Four questions to ask yourself before launching a crisis fundraising campaign
When humanitarian crisis hits, it’s not surprising that people want to help the best way they can. LGBTI activists’ organisations are often at the forefront, often with fundraising campaigns, but sometimes this response can cause more harm than good. Here’s why.
Sadly, the past few years in our world have been marked by major crises, be it the COVID pandemic, war, conflict, natural disasters or violent crackdowns. LGBTI communities are often impacted by crises in specific ways, as we’ve seen in our Annual Review, for example through exclusion and lack of safety in shelters, difficulty in accessing hormones and medications via mainstream humanitarian responses, and being specifically targeted and scapegoated.
During times of emergency, we often see people responding with generosity. Donating is a simple, easy and constructive way of showing solidarity in response to crisis or hostile developments. We saw a wave of generosity in 2017, for example, in response to purge of LGBTI people in Chechnya, or over the past year in support of LGBTI people caught up in the war in Ukraine.
As people ask themselves, ‘How can I help?’, it’s understandable that LGBTI organisations see opportunities to set up fundraising campaigns, whether for their own needs or in support of others. But to raise money responsibly and without causing harm, there are some questions we should ask ourselves beforehand.
Humanitarian organisations with long experience of providing aid can jump into action immediately in the face of any crisis, but for organisations focused primarily on advancing LGBTI people’s rights it’s helpful to pause and think through a few key questions.
Should you be fundraising publicly?
Fundraising can be a constructive response and meet real needs, but it’s not necessarily always the right response. Before going ahead with launching a fundraising campaign on social media and other public platforms, or sharing an appeal of others, ask yourself what your role in this situation should be and whether you have enough information about what kind of support is most helpful in this situation at this moment. Though always well intended, sometimes a fundraising campaign might not be the best response if the attention could potentially put LGBTI communities at risk, or if LGBTI activists in the affected region don’t have the capacity to provide humanitarian support to their communities.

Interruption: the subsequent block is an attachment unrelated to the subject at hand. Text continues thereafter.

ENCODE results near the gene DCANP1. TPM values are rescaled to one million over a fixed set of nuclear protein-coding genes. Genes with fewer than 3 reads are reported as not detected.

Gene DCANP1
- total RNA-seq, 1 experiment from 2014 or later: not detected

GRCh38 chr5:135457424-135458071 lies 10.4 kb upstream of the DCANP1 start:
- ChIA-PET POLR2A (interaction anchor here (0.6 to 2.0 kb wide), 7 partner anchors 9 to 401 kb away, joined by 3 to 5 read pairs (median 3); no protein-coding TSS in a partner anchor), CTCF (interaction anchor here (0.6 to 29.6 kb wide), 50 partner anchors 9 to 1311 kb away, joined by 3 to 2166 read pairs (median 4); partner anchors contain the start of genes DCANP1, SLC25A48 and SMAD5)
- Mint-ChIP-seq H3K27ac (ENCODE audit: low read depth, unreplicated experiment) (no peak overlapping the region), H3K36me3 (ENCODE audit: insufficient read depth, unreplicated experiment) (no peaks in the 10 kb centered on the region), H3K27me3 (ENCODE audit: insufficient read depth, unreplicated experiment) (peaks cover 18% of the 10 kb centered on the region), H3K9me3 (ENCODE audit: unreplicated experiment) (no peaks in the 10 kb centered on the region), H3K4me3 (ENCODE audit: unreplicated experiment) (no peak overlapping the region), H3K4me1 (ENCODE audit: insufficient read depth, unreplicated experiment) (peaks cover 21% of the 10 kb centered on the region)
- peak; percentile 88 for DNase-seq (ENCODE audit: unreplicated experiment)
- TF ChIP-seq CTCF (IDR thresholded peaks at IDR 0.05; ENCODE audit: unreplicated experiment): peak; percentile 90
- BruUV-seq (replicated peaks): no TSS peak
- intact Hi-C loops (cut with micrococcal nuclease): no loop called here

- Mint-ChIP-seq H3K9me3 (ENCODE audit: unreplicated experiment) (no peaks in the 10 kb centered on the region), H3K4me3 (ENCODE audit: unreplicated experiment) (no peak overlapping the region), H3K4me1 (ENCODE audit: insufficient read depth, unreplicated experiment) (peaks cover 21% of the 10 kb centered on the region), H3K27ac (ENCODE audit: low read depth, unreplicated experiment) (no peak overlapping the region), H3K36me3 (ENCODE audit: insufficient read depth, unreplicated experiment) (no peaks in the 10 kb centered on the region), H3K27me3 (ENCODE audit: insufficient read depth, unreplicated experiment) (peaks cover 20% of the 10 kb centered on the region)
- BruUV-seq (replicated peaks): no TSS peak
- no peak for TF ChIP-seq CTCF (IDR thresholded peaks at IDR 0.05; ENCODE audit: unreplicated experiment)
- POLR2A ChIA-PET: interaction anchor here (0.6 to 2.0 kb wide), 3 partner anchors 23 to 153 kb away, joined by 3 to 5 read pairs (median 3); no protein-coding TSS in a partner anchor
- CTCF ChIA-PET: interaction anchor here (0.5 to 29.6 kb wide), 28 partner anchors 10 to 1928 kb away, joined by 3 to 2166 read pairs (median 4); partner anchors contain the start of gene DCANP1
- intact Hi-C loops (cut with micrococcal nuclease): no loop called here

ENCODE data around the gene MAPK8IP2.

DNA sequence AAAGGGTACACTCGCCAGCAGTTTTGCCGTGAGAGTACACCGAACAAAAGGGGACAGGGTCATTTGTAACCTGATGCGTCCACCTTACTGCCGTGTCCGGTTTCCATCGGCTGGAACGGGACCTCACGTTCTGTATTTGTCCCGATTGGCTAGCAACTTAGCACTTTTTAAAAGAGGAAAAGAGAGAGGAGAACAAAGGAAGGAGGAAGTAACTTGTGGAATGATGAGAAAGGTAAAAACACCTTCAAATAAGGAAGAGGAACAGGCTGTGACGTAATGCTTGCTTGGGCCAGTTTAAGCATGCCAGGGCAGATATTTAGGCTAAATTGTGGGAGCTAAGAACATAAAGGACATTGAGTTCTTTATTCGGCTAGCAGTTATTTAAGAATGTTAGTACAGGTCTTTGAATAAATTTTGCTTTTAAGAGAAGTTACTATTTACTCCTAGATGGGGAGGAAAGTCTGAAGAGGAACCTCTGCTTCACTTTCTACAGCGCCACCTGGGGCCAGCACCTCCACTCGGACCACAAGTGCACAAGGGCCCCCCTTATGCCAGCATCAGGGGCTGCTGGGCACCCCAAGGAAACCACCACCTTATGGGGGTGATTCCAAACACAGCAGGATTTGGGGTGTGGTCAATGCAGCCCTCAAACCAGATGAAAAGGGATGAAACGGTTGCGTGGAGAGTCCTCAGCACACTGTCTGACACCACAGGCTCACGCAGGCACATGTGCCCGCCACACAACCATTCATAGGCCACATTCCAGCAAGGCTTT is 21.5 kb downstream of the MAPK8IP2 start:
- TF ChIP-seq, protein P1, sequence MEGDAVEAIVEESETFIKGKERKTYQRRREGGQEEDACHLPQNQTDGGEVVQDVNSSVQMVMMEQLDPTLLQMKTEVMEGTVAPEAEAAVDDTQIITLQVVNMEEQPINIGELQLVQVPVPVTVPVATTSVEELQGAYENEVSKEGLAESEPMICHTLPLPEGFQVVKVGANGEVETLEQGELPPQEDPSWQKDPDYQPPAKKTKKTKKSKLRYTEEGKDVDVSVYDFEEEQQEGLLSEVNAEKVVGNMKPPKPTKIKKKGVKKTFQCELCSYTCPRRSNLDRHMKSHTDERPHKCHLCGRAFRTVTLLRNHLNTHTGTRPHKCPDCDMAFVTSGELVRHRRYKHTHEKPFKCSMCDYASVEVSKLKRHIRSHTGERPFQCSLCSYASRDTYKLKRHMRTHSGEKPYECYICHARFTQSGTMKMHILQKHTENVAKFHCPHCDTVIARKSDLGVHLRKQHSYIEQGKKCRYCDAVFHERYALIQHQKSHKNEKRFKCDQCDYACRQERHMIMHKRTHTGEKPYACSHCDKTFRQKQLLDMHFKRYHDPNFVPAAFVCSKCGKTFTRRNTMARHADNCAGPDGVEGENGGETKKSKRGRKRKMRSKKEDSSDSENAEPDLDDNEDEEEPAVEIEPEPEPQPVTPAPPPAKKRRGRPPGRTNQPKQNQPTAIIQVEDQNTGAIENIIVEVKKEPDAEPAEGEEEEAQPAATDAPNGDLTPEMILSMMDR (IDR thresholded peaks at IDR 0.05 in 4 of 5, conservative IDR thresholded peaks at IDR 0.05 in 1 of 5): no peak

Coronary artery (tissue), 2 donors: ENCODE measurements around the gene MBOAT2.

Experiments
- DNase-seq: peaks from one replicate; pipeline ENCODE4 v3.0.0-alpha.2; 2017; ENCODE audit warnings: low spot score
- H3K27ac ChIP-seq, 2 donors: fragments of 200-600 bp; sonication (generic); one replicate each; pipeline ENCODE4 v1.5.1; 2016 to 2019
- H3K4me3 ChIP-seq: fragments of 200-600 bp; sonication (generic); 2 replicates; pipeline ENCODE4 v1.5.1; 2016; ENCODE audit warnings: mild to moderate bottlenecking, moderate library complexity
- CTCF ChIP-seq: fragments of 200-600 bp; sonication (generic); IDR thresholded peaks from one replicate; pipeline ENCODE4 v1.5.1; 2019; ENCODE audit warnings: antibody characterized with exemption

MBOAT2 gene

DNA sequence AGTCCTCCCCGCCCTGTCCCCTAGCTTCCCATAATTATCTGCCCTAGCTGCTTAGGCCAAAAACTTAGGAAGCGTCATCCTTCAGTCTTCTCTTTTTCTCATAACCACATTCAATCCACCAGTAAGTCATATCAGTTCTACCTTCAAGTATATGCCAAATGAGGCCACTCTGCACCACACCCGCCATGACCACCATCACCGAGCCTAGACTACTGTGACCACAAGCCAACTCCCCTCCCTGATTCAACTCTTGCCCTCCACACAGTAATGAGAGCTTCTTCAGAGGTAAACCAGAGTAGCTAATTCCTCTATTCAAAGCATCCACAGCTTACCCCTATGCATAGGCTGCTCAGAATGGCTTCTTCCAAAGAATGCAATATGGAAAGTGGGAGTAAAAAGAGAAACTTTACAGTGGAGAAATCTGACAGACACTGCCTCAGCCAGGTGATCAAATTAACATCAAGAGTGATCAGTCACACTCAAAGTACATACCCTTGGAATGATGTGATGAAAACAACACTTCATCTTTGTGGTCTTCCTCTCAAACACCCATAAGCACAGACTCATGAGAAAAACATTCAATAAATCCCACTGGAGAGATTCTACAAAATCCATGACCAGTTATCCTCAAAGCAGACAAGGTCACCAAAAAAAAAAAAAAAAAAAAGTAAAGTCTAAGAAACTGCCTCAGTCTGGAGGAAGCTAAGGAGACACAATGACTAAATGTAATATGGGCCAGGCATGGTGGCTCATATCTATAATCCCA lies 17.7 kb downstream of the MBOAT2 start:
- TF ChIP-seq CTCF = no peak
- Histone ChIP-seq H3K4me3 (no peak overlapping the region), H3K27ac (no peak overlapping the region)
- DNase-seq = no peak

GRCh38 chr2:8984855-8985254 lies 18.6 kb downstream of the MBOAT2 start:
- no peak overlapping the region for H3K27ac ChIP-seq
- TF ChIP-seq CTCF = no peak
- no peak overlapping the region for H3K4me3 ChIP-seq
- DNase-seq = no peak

Do you know what the needs are?
If you’re fundraising for your own community, it will of course be easier to assess needs and risks and how you can best use donations. But if you’re fundraising in solidarity with communities in another country, or sharing a fundraiser started by others, it’s especially important to assess LGBTI people specific needs. Is a fundraising ask coming from the local LGBTI movement, and from recognised and trusted groups? Do you know who to speak with to learn about needs?
You’ll need to decide whether you’ll collect funds and disburse them yourself, share a fundraising appeal by other group(s), or invite donations directly to local groups on the ground. Whichever the route, it’s important to consider who is the ultimate recipient of the funds, whether they’re happy for you to fundraise on their behalf, and whether they’re able to handle the funds.